The Connecticut Pregnancy Exposure Information Service (CPEIS), a statewide nonprofit organization based at the Health Center with affiliates across North America, is taking part in a new study that will assess the safety of the meningitis vaccine in pregnancy. The launch coincided with World Meningitis Day on April 24.
This is an important vaccine especially for teens and young adults, says Sharon Voyer Lavigne, a genetic counselor and coordinator of CPEIS. The meningitis vaccination is recommended to those ages 16 through 21 years, because this group has the highest rates of meningococcal disease. While this disease is not very common, prevention is key. Meningococcal bacteria can cause very severe illness, including meningitis and sepsis, which can result in permanent disabilities and even death.
In addition to teens and young adults, other groups who may be at an increased risk of meningitis and are recommended to receive the vaccine include those who are living in close group quarters such as college freshmen living in a dormitory, military recruits, individuals who are traveling or residing in countries where the disease is common, and people in certain occupations or with certain kinds of immune disorders.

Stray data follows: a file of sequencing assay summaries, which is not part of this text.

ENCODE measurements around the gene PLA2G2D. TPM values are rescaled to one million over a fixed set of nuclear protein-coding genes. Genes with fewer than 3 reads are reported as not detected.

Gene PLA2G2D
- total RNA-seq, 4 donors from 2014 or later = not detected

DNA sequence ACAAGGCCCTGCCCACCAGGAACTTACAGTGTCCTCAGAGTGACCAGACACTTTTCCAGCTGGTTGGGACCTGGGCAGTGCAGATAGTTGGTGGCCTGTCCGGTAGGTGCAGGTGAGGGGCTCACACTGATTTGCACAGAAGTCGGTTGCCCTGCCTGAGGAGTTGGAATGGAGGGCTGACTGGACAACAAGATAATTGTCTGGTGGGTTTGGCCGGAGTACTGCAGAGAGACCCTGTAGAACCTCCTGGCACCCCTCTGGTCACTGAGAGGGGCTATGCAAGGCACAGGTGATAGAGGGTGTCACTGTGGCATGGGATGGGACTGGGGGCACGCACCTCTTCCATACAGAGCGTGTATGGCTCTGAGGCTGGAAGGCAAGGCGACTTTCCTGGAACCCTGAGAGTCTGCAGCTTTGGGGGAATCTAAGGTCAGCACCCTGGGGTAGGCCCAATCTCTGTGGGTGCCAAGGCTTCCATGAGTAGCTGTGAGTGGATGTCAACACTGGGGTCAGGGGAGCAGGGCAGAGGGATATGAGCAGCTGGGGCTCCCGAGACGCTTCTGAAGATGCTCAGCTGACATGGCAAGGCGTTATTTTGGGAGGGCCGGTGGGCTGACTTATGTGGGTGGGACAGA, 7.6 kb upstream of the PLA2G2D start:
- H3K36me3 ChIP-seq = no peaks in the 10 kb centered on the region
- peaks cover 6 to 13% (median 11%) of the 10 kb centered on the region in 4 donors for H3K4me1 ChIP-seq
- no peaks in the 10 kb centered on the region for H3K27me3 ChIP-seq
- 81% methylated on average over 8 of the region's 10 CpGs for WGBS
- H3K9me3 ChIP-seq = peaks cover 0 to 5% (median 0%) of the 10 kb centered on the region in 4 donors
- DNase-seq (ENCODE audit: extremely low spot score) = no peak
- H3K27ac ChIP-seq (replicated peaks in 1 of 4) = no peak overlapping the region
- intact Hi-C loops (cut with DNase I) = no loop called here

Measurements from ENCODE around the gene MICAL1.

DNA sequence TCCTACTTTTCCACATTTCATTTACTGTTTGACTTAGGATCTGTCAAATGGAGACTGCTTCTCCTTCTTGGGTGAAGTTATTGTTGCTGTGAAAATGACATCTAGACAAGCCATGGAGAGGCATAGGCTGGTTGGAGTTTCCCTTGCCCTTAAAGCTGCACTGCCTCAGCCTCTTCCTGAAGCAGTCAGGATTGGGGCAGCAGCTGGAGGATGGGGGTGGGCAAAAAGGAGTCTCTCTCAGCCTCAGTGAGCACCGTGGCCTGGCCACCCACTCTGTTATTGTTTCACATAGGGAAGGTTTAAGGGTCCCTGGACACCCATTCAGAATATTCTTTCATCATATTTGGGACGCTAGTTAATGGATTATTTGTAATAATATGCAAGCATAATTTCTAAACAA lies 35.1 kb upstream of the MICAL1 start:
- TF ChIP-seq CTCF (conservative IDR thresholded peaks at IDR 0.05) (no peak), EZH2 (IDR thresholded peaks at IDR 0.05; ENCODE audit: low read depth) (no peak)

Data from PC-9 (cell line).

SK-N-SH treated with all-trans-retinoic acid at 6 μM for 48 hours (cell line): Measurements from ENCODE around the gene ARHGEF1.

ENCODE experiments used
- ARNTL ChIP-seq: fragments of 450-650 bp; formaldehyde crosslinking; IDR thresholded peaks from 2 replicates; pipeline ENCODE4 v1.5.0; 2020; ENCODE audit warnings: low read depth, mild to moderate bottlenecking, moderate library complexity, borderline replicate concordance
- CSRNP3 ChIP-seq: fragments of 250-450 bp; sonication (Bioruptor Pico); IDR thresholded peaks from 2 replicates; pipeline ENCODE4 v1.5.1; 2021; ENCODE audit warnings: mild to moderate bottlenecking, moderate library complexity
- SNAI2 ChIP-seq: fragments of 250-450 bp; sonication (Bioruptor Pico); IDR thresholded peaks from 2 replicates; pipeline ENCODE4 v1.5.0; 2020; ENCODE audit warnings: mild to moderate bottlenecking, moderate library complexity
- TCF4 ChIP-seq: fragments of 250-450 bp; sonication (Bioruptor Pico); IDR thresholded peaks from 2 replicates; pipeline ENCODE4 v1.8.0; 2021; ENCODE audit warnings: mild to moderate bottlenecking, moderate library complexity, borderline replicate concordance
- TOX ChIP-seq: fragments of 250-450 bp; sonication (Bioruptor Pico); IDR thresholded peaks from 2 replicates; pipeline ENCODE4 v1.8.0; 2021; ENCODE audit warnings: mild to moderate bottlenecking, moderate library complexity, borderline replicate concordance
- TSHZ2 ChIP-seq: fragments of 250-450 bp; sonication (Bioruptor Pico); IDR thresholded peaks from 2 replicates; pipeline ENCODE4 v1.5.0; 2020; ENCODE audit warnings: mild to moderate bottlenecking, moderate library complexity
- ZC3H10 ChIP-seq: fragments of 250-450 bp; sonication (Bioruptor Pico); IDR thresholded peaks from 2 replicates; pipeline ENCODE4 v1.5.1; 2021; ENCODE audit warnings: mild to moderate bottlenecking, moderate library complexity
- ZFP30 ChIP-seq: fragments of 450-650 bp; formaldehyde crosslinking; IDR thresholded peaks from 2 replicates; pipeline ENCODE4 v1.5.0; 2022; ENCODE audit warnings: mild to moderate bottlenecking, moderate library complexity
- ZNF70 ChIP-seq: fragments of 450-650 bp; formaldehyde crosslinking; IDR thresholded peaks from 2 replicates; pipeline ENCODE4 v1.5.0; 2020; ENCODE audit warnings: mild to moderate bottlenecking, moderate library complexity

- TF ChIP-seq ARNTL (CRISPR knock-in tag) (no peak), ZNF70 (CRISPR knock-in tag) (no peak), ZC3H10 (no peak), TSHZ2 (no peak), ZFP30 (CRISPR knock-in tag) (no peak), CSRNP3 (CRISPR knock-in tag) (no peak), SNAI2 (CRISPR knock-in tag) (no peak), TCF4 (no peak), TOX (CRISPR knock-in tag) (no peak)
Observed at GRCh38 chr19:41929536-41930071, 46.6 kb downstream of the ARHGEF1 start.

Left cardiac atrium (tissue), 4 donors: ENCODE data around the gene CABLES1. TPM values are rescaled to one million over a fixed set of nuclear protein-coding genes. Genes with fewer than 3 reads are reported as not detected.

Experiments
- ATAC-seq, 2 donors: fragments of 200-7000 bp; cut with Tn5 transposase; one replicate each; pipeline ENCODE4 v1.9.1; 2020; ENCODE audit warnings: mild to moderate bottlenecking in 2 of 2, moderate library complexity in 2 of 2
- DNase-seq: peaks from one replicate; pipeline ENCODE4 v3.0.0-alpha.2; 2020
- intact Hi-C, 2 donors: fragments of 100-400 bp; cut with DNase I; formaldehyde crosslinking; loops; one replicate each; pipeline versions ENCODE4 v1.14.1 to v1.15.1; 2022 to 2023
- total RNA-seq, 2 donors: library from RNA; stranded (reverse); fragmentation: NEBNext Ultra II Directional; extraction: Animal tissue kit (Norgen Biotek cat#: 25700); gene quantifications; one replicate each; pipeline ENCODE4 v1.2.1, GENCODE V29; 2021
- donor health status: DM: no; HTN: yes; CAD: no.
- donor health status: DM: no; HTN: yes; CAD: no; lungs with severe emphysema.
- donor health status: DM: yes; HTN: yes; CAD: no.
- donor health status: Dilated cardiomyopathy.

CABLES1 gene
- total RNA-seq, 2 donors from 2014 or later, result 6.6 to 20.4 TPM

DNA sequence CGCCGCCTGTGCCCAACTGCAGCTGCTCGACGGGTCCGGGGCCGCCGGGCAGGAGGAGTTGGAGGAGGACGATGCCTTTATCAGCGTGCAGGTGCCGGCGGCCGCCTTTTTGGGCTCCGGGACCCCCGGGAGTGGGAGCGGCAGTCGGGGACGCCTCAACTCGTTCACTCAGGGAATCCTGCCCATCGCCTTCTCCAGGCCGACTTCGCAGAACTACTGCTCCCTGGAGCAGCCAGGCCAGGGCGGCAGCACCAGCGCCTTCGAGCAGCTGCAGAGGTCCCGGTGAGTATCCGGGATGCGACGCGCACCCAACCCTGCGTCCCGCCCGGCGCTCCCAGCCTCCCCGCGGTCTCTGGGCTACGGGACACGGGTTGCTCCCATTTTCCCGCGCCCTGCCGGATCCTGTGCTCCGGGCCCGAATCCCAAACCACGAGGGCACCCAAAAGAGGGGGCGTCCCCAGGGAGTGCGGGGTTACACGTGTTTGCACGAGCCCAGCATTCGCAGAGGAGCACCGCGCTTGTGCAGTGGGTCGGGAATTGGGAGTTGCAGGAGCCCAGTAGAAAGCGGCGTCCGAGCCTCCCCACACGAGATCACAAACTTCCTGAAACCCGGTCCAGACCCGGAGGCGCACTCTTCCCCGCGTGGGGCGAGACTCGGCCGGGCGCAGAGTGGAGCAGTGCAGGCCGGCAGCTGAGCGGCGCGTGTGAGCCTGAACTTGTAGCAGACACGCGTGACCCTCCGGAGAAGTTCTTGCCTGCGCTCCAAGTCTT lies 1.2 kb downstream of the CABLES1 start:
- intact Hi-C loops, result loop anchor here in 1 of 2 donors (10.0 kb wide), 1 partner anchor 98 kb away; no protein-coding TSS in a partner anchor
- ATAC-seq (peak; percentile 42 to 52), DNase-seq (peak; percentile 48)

Exposure to the meningococcal vaccine during pregnancy has not been well studied.
We do not have data to suggest that this vaccine would be harmful to the pregnant woman or her unborn child, but good data on its safety has not been reported, adds Voyer Lavigne. This highlights the importance of collecting data on pregnant women who receive the vaccination. This data will assist women and their health care providers in making the best choices for treatment and prevention in mothers and babies.
Through evidence-based clinical information, CPEIS aims to educate women about exposures during pregnancy and breastfeeding through a toll-free phone service as well as observational research studies. The organizations parent national non-profit, the Organization of Teratology Information Specialists (OTIS) study group, is looking for the help of pregnant women to collect information on exposures like the meningitis vaccine in pregnancy, with a goal of enrolling pregnant women who have received the meningitis vaccine during their first few weeks of pregnancy. The study will continue through 2015.
Anyone whos had exposure to a meningitis vaccine within the first trimester of pregnancy is eligible to enroll, says Diana Johnson, study manager for OTIS studies. However, even if they havent been exposed to the vaccine during pregnancy, pregnant women can still take part in the new study by enrolling as a comparison group participant. Those who choose to share their pregnancy through this study will be helping to contribute to the overall published information in the future, helping a lot of future moms and babies, explains Johnson. Participants will also receive a copy of the results of the study.